You’re invited to a webinar on Thursday 7 March
Reproduction in Society is back for 2024!
For more details on the talk and to register, see below:
Translating epigenetics in pregnancy: switches, books and punctuation.
What is epigenetics and what is its relevance for pregnant couples and individuals and their future children? How might people planning to have children learn about epigenetics and what does this information encourage them to do to prepare for pregnancy and while pregnant? This paper presents preliminary data from sociological research into the translation of epigenetics into antenatal care, which is part of a wider ARC-funded interdisciplinary project led by Professor Catherine Mills. It reports on analysis of information from varied sources that could be accessed by members of the general public and describes how these discourses explain epigenetics to future parents, and what such people are encouraged to do in the name of their future babies’ lifelong health. The paper describes various common analogies used to explain epigenetics to lay readers and viewers, including switches, books, and punctuation, and critically analyses the freight such analogies carry in translating scientific knowledge into popular pregnancy advice.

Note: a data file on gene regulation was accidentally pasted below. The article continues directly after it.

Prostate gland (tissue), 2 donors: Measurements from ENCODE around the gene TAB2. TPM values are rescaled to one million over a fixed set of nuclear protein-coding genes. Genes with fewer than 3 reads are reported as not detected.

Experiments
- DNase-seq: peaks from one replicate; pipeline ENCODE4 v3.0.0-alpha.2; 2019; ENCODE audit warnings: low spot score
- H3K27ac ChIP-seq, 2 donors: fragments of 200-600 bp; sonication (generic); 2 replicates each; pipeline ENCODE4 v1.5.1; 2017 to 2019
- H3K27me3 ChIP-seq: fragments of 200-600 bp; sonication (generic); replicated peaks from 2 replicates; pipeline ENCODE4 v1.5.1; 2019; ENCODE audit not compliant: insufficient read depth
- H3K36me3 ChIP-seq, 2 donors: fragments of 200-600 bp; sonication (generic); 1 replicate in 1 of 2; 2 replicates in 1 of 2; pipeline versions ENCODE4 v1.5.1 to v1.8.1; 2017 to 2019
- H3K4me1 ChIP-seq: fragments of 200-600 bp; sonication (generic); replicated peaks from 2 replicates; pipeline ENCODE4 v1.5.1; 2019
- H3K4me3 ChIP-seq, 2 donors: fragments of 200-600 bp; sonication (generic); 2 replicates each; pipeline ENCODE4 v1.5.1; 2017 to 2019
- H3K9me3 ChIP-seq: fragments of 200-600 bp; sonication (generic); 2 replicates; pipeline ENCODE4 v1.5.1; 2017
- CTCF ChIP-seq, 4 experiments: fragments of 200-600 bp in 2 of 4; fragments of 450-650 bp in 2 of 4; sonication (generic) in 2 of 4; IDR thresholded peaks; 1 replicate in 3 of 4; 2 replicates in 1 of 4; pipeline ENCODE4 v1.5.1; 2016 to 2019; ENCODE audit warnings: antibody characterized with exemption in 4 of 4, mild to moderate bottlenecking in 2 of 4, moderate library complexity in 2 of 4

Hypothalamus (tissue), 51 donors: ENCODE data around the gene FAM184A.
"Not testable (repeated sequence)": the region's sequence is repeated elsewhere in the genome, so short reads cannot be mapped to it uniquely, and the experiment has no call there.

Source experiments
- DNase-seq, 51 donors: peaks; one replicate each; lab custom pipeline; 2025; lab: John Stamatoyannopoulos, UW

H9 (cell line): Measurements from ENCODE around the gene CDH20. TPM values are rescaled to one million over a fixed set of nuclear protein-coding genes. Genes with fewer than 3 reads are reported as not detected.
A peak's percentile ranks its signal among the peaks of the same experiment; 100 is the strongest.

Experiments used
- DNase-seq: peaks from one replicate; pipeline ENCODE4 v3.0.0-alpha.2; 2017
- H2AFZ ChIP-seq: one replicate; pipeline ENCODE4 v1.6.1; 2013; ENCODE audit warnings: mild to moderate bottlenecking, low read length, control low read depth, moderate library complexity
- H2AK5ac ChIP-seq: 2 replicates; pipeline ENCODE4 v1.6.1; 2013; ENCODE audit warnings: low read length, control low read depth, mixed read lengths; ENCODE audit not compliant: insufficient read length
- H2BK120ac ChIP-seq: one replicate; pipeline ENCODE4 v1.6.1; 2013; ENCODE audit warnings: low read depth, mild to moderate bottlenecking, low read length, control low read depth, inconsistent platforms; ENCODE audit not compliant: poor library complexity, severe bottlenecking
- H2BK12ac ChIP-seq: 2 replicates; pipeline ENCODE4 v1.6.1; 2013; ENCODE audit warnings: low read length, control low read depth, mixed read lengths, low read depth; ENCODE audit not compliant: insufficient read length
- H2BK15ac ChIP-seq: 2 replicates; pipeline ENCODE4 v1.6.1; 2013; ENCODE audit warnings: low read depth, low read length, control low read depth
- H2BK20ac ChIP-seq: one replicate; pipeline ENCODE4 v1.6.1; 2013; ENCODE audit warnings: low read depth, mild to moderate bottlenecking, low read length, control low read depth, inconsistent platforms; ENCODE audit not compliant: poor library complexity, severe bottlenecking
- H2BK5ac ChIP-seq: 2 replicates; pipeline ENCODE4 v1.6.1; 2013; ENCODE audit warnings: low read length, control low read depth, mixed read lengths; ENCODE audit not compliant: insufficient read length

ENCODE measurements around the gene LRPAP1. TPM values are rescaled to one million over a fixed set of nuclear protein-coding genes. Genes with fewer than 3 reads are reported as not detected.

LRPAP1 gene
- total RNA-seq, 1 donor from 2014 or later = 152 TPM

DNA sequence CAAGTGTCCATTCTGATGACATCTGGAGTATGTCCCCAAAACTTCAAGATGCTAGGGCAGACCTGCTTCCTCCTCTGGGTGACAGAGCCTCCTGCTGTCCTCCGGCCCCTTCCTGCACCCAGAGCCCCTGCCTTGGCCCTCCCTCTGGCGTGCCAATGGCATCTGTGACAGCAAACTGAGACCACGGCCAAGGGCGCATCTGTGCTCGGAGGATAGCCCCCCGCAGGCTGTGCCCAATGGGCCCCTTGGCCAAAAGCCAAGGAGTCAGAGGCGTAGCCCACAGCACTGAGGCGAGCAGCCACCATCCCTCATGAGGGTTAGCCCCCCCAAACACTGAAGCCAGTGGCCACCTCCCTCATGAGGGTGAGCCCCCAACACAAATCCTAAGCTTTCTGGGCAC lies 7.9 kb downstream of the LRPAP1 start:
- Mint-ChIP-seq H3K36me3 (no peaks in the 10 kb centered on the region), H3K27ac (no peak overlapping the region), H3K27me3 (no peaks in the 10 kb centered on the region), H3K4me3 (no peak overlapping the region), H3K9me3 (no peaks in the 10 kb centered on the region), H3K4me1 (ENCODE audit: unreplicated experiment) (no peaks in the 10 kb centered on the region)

Meet Our Speaker
Celia Roberts is a Professor in the School of Sociology, at The Australian National University. She is the author of books on sex hormones and sexual development, on health biosensing and on preimplantation genetic diagnosis.
Her latest book, written with Mary Lou Rasmussen, Louisa Allen and Rebecca Williamson, reports on an empirical study of women who were pregnant or parenting a newborn during the 2019–20 bushfires in South East NSW and the ACT.
She is currently collaborating with Catherine Mills, Kylie Valentine, Jackie Leach Scully, Jackie Boyle and Rebecca Williamson on a project about the translation of epigenetics into antenatal care.